The EU-US Privacy Shield: What happens next?

EU-US Privacy ShieldYesterday the European Commission formally approved the EU-US Privacy Shield, making transfers of personal data to the US legal under European law for companies that have certified to the framework.

So, what have businesses been doing to date? Businesses have been switching – or are switching – to other legal solutions so they are able to transfer personal data to the US in a bid to avoid any issues with the decision invalidating Safe Harbour by the Court of Justice of the European Union (CJEU). Those legal solutions include EU-prescribed Model Clauses. Now, if organisations choose to stay on these model clauses, nothing will change, and they can still use them to support data transfers globally.

Model clauses work for all data transfers – not exclusively for transfer of personal data to the U.S. – but they are admin-heavy. Alternatively, they can certify to the EU-US Privacy Shield as a means of transferring personal data from the European Economic Area (EEA) to the U.S.. Model clauses will still be needed for any other data transfers outside of the EEA, however.

Having said all of this, it looks like the EU Model Clauses will get their day in court as the Irish data privacy regulators have recently asked the Irish courts to refer the validity of EU Model Clauses to the CJEU. So, things are changing very quickly which can often cause confusion. It’s important businesses keep in touch with their cloud providers and legal counsel to ensure they stay on top of potential changes in the future.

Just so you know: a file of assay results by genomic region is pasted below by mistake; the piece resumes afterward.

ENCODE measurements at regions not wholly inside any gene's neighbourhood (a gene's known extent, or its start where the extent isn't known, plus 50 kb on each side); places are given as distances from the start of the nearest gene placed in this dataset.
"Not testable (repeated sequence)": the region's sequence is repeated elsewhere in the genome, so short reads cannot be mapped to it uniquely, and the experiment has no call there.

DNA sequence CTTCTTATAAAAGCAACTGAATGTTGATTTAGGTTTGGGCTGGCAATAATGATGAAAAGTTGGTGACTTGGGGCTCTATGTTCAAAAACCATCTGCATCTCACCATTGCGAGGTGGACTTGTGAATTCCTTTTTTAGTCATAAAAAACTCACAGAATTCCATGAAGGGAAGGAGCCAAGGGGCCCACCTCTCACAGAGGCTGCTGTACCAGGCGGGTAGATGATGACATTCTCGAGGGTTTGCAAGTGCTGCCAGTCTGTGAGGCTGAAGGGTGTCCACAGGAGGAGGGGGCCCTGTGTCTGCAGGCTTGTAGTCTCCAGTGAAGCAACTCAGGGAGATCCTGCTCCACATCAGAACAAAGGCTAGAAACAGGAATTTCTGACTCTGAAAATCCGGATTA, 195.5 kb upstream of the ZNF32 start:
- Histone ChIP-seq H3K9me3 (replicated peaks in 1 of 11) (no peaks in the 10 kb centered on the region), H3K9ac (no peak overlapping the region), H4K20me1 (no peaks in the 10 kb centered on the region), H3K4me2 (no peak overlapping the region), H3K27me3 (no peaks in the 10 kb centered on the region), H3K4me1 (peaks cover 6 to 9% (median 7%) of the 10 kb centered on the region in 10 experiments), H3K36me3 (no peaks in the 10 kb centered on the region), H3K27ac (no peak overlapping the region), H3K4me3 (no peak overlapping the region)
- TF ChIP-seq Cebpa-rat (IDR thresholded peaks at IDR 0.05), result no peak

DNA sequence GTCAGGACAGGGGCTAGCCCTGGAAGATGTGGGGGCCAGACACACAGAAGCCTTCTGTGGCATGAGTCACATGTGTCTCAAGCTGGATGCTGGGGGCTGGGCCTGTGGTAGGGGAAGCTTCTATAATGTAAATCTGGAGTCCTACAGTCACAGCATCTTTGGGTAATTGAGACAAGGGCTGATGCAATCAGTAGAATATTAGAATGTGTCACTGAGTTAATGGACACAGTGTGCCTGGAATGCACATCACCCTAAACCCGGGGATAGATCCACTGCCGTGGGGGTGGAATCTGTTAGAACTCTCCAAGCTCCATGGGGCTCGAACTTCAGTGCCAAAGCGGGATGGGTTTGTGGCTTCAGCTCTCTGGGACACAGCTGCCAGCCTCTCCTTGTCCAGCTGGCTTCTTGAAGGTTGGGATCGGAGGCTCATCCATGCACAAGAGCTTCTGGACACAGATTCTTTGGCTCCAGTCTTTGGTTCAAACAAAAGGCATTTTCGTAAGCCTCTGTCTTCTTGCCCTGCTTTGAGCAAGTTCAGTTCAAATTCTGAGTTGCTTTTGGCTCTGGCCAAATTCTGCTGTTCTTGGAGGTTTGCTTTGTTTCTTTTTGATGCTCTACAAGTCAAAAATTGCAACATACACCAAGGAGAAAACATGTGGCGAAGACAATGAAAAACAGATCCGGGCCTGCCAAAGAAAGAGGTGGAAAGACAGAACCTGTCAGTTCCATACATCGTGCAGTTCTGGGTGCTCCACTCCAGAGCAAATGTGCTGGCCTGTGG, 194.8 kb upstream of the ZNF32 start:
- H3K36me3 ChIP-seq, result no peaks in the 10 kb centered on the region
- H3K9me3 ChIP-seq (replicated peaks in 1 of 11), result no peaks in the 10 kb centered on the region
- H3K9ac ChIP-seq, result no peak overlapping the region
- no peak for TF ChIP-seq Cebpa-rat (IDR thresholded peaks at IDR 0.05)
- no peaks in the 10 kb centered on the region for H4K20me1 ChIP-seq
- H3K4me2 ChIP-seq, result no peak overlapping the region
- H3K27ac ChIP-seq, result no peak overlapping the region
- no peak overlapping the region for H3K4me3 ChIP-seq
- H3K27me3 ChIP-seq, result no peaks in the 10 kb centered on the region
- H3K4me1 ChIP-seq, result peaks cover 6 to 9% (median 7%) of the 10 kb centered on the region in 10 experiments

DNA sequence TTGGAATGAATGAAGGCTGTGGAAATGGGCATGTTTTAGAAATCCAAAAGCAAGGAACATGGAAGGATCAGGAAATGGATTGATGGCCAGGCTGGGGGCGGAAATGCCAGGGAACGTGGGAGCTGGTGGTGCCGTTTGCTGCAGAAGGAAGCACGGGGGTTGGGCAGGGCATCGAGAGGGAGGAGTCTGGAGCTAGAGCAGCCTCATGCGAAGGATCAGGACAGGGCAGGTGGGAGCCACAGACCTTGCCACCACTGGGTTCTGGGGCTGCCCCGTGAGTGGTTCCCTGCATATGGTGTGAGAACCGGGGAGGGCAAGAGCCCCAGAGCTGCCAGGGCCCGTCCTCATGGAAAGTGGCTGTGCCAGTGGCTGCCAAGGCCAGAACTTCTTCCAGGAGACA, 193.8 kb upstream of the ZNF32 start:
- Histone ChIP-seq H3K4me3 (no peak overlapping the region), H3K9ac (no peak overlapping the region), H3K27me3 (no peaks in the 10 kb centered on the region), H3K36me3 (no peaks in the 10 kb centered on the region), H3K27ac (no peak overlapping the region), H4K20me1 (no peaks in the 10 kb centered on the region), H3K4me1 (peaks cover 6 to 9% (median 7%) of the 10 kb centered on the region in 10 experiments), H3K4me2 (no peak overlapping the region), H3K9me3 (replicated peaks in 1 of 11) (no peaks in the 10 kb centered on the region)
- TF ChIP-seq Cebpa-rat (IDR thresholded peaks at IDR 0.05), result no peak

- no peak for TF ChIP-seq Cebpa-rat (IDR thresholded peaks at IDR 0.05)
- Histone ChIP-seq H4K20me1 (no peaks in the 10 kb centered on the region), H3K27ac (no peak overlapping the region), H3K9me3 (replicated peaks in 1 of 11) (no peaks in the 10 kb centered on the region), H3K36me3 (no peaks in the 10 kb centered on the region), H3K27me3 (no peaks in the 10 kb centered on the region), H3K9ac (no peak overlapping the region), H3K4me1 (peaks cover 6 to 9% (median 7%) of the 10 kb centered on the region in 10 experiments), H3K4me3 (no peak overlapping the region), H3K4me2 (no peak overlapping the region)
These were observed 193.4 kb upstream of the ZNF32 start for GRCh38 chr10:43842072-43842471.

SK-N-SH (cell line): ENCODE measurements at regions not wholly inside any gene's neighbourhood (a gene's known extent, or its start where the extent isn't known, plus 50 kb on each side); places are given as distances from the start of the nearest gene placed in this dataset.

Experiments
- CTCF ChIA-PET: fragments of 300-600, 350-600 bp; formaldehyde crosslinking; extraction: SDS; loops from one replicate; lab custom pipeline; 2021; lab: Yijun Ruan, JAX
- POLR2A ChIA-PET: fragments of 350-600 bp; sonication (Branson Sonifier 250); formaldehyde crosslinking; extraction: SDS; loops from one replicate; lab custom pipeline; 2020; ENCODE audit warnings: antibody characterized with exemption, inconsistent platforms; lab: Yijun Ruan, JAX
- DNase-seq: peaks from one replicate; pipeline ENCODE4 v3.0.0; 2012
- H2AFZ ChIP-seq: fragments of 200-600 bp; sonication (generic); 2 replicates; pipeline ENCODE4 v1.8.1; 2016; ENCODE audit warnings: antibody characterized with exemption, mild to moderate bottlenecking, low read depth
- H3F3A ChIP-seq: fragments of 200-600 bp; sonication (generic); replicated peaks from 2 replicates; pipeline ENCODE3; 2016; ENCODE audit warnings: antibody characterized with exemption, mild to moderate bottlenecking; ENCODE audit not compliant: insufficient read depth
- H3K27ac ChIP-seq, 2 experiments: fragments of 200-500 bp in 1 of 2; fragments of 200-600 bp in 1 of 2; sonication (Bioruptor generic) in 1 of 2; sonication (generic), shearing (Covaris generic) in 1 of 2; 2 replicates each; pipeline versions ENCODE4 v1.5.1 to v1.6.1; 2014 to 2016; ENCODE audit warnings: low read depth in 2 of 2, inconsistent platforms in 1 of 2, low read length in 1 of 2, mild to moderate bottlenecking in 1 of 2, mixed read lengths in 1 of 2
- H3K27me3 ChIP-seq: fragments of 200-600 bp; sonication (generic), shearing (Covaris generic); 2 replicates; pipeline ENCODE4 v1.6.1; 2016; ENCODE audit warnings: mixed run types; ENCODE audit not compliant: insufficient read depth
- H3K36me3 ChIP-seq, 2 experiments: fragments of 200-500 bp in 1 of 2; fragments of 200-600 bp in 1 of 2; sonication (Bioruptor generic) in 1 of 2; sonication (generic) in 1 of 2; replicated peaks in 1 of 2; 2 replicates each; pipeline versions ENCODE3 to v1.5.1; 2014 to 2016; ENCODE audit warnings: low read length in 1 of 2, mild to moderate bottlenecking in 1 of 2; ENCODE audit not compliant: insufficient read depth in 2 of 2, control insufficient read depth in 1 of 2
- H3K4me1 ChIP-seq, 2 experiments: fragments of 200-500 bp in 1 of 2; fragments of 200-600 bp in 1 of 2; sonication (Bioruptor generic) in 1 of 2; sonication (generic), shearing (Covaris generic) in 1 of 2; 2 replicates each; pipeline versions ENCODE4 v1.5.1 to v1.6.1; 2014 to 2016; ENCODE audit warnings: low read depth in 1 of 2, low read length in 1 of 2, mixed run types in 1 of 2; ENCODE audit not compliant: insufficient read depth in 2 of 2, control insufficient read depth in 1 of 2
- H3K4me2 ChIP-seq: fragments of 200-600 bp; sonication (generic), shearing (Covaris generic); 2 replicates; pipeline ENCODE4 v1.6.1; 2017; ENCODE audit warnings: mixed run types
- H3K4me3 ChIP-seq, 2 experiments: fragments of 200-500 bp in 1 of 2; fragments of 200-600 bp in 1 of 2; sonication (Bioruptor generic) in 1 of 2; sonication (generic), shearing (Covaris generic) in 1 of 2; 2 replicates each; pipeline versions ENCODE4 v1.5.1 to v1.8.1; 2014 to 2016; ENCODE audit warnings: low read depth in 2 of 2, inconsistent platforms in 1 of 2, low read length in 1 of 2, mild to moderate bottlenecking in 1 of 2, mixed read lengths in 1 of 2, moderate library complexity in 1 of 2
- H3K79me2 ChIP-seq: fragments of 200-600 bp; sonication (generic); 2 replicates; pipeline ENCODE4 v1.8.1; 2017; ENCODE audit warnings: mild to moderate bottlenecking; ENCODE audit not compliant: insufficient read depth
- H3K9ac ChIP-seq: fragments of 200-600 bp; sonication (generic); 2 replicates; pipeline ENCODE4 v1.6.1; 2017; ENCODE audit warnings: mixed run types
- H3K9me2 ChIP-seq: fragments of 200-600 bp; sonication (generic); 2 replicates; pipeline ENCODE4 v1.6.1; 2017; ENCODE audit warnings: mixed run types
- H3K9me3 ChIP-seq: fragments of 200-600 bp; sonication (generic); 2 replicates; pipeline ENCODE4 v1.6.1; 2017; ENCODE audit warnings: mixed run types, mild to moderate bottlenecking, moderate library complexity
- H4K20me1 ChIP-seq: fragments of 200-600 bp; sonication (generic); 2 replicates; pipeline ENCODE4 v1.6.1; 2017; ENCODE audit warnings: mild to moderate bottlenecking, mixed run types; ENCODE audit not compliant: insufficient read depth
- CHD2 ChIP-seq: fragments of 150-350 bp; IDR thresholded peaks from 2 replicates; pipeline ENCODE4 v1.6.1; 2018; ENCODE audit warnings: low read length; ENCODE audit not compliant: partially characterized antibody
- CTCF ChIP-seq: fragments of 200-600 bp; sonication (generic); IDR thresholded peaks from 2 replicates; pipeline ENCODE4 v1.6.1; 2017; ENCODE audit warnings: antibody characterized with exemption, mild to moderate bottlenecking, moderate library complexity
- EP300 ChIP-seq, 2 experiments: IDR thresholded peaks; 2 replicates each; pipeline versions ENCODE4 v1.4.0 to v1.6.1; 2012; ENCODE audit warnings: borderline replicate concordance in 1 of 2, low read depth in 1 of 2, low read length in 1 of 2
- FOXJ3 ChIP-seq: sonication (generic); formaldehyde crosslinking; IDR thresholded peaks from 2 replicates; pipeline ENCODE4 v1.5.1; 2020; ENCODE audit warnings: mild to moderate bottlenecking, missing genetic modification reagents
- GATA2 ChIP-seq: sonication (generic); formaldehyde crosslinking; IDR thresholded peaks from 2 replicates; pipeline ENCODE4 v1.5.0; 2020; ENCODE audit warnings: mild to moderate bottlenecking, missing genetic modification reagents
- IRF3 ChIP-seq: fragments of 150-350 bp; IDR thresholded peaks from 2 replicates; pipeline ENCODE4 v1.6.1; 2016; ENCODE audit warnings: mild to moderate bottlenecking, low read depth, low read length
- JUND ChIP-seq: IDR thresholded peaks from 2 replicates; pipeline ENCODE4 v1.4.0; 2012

Companies wishing to self-certify to the EU-US Privacy Shield will need to start putting the pieces in place to comply with the Privacy Principles (updating their Privacy Policy, updating contracts with third-parties to ensure they comply with the Principles, designating an independent dispute body, etc.).

While Privacy Shield not only imposes stricter compliance requirements and enforcement than the original Safe Harbour agreement, it also means that complaints and investigations will probably become much more common — part of the fabric of doing business in Europe. Since it’s now much easier for EU citizens to file a complaint when they suspect potential abuse, companies will have to be prepared to defend themselves by demonstrating that they’re in compliance.

Data sharing cannot be taken for granted anymore. Companies and their cloud providers are more responsible than ever for data privacy, and this responsibility is only going to increase when the GDPR comes into full effect in May 2018. The penalties for wrongdoing could be very severe so planning is critical. The next few years will be a huge test for organisations across the world as they begin to realise that data sharing practices will continue to fall under close scrutiny as the concept of data privacy evolves further.


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